The circumstances of the April 26, 1986, explosion at the Chernobyl power plant in Ukraine raises questions about its classification as "accidental." This is quickly clarified when one of the plants' lead operators leaves the country with a "More to come" message. Ed Crowe, part-time travel agent and part-time consultant with Britain's secret intelligence service (MI6), is on his way from Oakville, Canada, to England. His plans to serve as best man for his friends' wedding are interrupted by a call from Lord Stonebridge, head of MI6. Ed and his fellow operatives must find the man responsible for the explosion; the man who knows when the next nuclear disaster will occur. He is from Chechnya, a Soviet republic that has been historically repressed by Russia. Soviet president Mikhail Gorbachev has asked MI6 to find the man before rogue members of the KGB find him in order to destabilize Gorbachev and his reforms. The search leads to Istanbul, Turkey; a brief Mediterranean cruise; and KGB agents in Canada. Personal relationships are complicated when Ed's ex-girlfriend is asked to work with him along with Carolyn Andrews, daughter of the head of MI6, who Ed is planning to ask for her hand in marriage following their friend's wedding.
Lord Stonebridge waved him on with a knowledgeable smile. " President Gorbachev and his close advisors are now sure the ‘accident' was in fact not an accident. For that matter, no-one in the Soviet nuclear power regime believe it was an accident. The problem they face now is they cannot trust anyone in their own operation to search out the obvious culprit – more on him later. Gorbachev initially considered asking the US to do the investigation, but the huge mistrust of the US by the KGB makes that impossible. Further, Gorbachev fears an internal up-rising if he went the US route and that would be an international disaster. Australia, always the good guy, said ‘no thanks'. They don't want to annoy their new friend China. So Canada was suggested by President Reagan, and Gorbachev agreed. Interestingly the Canada/Ukraine connection made it a fully acceptable solution. There are more Canadians of Ukrainian descent than in any other western country, a fact I was not aware of." "So why are we not meeting in Ottawa?" Ed asked. Pat answered quickly. "That meeting was held this morning by phone. Prime Minister Mulroney spoke with Mrs. Thatcher and Lord Stonebridge. The Canadian nuclear power authorities are sending one of their nuclear experts to see the Chernobyl disaster as we speak. He will visit briefly and obviously under full nuclear fall-out protection. But he cannot be involved in finding and confronting the man that pressed the button so to speak. That is my job." She turned to Ed with a smile. "And yours." "Whoa," Ed groaned loudly, "you're getting married in four days for heaven's sake. That makes no sense. And I'm the best man!" Lord Stonebridge raised his hands to slow things down. "Let the General finish his up-date before we raise some very serious matters surrounding this challenge, except let me stress that we must have this resolved in less than four days. If it isn't," he emphasized, "there is a concern there will be a second ‘accident'." The room went silent. Pat shrugged, with a nod of thanks to Ed. The General continued. "So once again, Eddie, your Canadian passport is part of the solution. Let us hope we can use it, along with Pat's of course, to address this major concern." He turned to Ed. "To address the question you raised earlier Miss Andrews is currently on her way to Istanbul. She is headed to Istanbul because Mr. Alexi Umarov is also on his way to Istanbul. He, of course, is the man we think – are almost positive – created the explosion and the resulting melt-down at Chernobyl. He is Chechen, I'll get into that later, and his activity since the explosion convinces one and all that he is our man. He is not trying hard to hide. He flew to Istanbul only hours before the explosion. He left a note which translated from Russian into English means ‘More to come'. He has not hidden the fact that he has booked a seven day cruise from Istanbul to Rome, in fact he has made it obvious what he is doing. It's the message that worries us all. We could catch him in a matter of hours, but we know that even the KGB, especially the KGB, could not make him talk. Like many Chechens he despises Russia and everything they stand for. Like almost all Chechens he is a Muslim – not what you would call devout, but Muslim nevertheless. And Islam is a, no ‘the', major difference between Chechnya and most other republics of the USSR." "What is the plan?" Ed asked enthusiastically, now intrigued by the background. "In simple terms," the General continued, "it is to meet and get to know Mr. Alexi Umarov and convince him to explain his ‘More to come' comment. By ‘convince' I mean persuade, influence, and win-over even. It is not our plan to beat him into submission." He looked at Pat and Ed. "Obviously you wouldn't be here if the goal included beatings. The fact is he's a very intelligent man, and not what we would normally think of as a terrorist. In addition to being educated as a nuclear physicist, he speaks fluent English, Chechen, Ukrainian, and Russian. He is single, was born in Grozny, the capital of Chechnya, thirty-four years ago. He, like many Muslims, drinks alcohol occasionally and is a dedicated cigar smoker. He imports many high-quality cigars - if that is not a contradiction in terms – mostly from Cuba, where he has visited several times." Lord Stonebridge's phone rang, and he held up his hand indicating he had to take the call. He listened intently, nodding his head from time to time. His only words were ‘thank you,' and he hung up. "Good news," he smiled, "Miss Andrews is now an employee of Princess Cruise Lines, and her first role is Senior Activities Officer on the Sun Princess cruise ship that leaves tomorrow from Istanbul to Rome. The stage is set, but we must act fast. The ship pulls up anchor tomorrow at 6pm."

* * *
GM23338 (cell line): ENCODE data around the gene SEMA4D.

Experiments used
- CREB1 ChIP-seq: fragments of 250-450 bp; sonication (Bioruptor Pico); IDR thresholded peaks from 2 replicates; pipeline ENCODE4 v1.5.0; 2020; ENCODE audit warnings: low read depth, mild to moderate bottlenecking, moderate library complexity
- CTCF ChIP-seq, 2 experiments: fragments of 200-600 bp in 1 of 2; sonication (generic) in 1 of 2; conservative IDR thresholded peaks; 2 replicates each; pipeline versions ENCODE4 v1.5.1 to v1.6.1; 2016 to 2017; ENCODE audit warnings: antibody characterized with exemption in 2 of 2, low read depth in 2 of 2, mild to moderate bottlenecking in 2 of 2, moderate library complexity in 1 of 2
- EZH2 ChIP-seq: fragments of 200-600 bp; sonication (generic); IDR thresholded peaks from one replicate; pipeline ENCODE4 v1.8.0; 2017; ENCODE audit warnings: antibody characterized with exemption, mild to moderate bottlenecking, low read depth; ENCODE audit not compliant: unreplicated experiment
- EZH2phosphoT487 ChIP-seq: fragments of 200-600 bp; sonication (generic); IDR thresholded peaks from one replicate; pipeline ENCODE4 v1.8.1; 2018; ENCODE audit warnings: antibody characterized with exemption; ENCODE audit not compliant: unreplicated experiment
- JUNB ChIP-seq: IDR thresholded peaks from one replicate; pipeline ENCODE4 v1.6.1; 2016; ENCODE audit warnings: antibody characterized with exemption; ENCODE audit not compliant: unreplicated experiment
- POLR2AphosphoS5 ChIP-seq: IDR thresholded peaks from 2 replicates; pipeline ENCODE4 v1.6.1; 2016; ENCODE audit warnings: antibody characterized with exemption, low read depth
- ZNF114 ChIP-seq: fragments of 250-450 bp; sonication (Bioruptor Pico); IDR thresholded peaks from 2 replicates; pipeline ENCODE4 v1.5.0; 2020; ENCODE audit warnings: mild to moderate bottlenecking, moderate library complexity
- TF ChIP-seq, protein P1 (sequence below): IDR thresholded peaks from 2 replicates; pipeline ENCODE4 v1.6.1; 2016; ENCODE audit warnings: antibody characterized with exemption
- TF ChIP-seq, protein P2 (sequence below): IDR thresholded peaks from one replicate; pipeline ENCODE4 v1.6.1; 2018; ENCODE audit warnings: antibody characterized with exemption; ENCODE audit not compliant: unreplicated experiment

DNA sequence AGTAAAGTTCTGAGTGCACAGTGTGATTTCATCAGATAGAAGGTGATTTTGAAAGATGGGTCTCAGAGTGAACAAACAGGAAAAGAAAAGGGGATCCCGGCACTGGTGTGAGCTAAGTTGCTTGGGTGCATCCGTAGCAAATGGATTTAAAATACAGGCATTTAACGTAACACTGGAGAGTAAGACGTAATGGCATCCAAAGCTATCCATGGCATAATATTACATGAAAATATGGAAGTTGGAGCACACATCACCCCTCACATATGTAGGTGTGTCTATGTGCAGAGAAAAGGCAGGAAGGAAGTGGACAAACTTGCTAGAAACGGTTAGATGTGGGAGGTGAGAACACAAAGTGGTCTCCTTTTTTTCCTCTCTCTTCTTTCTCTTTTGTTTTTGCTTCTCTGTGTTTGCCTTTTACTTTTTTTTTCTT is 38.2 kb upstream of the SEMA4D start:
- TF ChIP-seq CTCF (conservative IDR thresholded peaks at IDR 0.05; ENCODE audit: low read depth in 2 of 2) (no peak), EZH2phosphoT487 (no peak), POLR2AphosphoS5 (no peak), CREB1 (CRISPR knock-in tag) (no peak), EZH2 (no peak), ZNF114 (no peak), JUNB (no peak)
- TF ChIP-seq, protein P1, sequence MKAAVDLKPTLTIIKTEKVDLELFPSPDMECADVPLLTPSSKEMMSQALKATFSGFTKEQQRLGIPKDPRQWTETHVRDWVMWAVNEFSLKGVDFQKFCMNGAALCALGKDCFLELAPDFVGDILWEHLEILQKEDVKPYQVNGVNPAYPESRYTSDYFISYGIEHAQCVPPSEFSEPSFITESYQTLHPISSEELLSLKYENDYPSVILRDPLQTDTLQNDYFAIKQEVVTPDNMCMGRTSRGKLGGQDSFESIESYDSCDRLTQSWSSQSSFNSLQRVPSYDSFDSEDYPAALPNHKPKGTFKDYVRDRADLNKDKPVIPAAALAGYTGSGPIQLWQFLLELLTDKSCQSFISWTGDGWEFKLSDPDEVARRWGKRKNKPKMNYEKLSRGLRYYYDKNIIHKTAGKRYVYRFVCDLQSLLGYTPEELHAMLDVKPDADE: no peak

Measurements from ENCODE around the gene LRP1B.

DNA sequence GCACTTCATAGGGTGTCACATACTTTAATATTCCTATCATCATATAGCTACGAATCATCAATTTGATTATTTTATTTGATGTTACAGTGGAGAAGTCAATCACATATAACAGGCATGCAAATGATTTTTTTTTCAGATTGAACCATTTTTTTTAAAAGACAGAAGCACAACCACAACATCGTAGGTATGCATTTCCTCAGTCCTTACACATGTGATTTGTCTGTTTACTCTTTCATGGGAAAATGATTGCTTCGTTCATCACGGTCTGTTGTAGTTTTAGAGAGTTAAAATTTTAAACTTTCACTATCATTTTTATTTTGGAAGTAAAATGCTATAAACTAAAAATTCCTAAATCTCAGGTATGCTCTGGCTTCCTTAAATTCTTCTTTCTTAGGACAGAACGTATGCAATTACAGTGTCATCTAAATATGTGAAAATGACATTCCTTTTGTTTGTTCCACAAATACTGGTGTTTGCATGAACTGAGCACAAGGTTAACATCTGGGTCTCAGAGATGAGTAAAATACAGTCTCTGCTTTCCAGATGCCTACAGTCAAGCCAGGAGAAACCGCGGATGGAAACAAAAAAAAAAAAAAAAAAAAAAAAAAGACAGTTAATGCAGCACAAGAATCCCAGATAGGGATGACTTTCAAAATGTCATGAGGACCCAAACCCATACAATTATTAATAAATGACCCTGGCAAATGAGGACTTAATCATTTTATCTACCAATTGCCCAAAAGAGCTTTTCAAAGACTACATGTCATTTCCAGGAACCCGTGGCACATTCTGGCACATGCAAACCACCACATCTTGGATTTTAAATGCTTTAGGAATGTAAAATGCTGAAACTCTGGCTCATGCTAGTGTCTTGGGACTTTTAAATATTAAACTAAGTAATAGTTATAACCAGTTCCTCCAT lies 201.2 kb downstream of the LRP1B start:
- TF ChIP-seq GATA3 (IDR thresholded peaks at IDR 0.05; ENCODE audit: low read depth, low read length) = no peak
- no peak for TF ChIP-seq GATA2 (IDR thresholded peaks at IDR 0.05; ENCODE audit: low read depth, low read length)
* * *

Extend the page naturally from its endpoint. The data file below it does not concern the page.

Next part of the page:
Born in London, England, shortly after the Second World War, Ed Nickerson received his education in London. He moved to Canada in 1964 for two years and has lived there ever since. After working for thirty-five years in the life insurance industry, he wrote his first novel, First Flight of the Crowe. His interest in history and politics led him to write fiction based on actual events. This is his sixth novel in the Ed Crowe series. He lives in Burlington, Ontario, with his wife Judy and their two cats Stanley and Sparkle. He may be contacted at firstname.lastname@example.org.